Fortunately Maun had an NDB so getting back wasn’t much of an issue. At least not until we arrived overhead! Back then Maun was a dirt strip and didn’t have runway lights or the reflector boards that came later. I could vaguely see the gravel strip in the starlight as we flew overhead, but the moment I turned finals the curve of the windshield distorted the image so badly, the runway became virtually invisible! I tried a second approach but it was clearly impossible to land. By now the fuel situation was so critical I was expecting the motor to quit at any second. There was only one thing left to do. “Mayday Mayday Mayday, Foxtrot X-ray, Alpha, overhead Maun. No runway lights. Running out of fuel. Does anyone copy?” My guardian angel replied instantly. He came in the form of an inebriated tour guide.

After breaking through the gates to the airport, he positioned his truck with the headlights shining down the runway and I made the smoothest landing of my life. Or so the hysterical applause from the Germans indicated.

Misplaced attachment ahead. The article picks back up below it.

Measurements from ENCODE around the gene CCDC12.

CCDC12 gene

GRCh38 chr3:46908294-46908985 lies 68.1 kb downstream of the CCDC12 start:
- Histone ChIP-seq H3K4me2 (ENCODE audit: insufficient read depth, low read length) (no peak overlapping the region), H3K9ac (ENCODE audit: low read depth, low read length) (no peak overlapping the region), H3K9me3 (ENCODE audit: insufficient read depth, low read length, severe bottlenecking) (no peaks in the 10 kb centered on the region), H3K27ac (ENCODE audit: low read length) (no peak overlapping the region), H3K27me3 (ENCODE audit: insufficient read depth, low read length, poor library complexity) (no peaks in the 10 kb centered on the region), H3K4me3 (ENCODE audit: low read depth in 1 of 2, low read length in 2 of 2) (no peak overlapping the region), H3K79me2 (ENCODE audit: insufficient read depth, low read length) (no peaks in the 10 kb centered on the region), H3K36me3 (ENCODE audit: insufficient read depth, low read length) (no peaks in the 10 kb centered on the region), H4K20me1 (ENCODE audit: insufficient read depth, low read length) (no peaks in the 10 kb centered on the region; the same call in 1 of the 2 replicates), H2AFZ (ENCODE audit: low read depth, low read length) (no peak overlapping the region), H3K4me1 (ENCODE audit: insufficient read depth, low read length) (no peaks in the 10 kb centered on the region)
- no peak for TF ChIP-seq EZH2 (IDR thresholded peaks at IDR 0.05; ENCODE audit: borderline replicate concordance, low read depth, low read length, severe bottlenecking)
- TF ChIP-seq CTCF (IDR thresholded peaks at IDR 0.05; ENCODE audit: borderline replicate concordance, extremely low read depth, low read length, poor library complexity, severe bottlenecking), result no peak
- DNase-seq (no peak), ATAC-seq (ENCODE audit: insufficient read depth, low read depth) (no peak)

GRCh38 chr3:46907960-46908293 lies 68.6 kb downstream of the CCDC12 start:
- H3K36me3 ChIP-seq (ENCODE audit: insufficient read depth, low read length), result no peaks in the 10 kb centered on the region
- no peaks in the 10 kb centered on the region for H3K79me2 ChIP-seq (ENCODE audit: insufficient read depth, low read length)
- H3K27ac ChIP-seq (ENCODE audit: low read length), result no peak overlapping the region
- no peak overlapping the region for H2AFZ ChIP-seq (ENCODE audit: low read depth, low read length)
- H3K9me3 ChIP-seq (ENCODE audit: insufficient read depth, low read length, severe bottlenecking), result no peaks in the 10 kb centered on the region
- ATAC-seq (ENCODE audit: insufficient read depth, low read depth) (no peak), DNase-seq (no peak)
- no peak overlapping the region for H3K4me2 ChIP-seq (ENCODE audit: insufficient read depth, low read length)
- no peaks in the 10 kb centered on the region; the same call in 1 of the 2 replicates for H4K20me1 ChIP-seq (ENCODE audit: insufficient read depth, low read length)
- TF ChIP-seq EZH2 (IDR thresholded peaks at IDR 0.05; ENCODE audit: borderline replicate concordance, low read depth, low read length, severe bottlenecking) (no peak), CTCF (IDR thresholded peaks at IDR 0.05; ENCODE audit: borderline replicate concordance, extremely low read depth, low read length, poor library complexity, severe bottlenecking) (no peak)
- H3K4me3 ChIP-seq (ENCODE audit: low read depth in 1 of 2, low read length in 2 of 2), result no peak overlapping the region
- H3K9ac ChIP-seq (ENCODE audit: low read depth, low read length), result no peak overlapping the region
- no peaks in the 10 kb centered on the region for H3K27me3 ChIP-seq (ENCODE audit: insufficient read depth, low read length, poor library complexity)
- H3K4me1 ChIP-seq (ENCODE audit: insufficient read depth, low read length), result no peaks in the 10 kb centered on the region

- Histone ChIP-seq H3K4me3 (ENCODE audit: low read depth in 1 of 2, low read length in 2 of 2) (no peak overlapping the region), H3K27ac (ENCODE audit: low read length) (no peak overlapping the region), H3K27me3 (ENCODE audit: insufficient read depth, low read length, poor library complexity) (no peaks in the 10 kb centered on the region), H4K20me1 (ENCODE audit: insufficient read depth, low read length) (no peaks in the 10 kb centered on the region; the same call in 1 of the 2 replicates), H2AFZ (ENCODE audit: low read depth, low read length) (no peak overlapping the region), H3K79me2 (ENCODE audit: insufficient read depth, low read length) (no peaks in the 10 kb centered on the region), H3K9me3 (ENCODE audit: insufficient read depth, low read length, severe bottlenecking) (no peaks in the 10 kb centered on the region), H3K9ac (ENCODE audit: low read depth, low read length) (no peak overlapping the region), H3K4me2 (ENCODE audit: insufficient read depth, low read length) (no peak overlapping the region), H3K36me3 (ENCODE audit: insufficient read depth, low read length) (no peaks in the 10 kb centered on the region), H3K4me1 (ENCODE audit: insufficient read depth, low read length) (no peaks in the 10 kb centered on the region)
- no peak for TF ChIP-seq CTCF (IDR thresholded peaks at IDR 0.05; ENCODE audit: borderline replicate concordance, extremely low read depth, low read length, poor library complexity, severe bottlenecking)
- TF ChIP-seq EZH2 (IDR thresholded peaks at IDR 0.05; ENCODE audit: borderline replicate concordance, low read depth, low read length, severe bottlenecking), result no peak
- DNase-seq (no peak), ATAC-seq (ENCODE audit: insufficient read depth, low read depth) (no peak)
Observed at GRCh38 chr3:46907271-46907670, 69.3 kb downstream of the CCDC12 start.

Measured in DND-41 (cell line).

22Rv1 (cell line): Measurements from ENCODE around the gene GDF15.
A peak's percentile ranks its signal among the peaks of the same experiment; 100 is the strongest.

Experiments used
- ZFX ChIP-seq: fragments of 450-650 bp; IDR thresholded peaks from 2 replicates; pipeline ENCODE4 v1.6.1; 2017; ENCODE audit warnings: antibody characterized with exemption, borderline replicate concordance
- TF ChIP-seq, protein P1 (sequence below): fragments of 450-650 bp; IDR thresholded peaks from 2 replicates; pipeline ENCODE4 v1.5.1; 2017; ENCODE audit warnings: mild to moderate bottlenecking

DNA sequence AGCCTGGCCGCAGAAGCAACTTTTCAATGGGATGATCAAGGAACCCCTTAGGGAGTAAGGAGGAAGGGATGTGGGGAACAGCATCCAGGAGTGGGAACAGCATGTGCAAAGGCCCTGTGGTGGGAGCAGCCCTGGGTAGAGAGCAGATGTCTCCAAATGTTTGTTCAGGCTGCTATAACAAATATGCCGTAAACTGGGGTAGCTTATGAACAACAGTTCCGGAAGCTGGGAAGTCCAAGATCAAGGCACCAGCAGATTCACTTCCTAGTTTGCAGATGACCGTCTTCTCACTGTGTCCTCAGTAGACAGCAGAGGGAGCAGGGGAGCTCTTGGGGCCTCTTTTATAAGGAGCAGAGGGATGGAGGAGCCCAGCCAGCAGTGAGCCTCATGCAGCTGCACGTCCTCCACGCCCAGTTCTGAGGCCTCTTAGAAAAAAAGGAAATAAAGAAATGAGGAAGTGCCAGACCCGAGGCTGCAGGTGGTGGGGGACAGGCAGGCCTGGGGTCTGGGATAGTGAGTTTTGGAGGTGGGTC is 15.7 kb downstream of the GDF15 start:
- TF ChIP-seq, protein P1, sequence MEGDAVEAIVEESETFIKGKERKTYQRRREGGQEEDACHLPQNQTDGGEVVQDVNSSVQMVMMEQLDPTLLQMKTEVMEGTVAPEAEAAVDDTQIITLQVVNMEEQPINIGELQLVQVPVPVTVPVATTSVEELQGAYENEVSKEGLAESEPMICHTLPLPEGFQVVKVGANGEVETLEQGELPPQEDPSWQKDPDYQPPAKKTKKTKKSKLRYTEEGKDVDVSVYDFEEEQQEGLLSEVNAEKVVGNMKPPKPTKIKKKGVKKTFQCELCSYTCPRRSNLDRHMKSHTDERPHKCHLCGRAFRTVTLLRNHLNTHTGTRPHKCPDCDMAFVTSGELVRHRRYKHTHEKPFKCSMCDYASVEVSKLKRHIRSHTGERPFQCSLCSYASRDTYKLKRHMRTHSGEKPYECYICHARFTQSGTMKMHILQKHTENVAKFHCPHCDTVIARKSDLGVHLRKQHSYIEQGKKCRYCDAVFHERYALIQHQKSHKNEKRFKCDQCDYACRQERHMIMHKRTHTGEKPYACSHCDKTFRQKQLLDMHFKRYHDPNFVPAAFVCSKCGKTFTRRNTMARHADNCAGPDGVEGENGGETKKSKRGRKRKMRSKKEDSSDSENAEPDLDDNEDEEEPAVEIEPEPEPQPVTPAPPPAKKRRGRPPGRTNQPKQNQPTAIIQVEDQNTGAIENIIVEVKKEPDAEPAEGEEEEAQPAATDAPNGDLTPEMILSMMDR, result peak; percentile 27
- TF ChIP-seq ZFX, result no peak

I never found out the name of the man who saved us that night. Only that he’d been driving back from the pub at Riley’s Motel when he’d heard us overhead and felt the urge to switch on his handheld VHF radio. Thank Heaven he did.

The next day I pre-flighted the 172 in preparation for another try at Xaxaba. I stepped onto the wing-strut for a physical view of how bad my fuel situation had been. I wasn’t surprised. There wasn’t any! Just the dry aluminum of the tank reflecting back at me.

Leon was waiting for us when we landed. “What the hell happened to you guys last night?”
“No friggin’ idea!” I shrugged. “It’s an absolute mystery to me.” Then I related the rest of the night’s events to him.

At lunch we were still scratching our heads when Sir Richard, tired of our conversation, went off in search of a buxom fraulein to impress. No sooner had he left when a stern looking gentleman strode over to our table and gruffly asked if we knew who was circling Delta Camp at low level last night. The owner was furious and wanted to lay a charge against the pilot for reckless flying! Leon and I shrugged our shoulders innocently and carried on eating. (We were relieved Richard hadn’t heard the question. Neither of us was confident of his allegiance.)

“Good grief!” I whispered as soon as he had left, and reached for my flight bag. I searched for Delta Camp on the map. The mystery was soon solved. No wonder I hadn’t spotted Xaxaba! I was way off track! Had the wind changed since my first flight? It didn’t make sense! And the runway lights at Delta Camp? Why were they so close to the trees?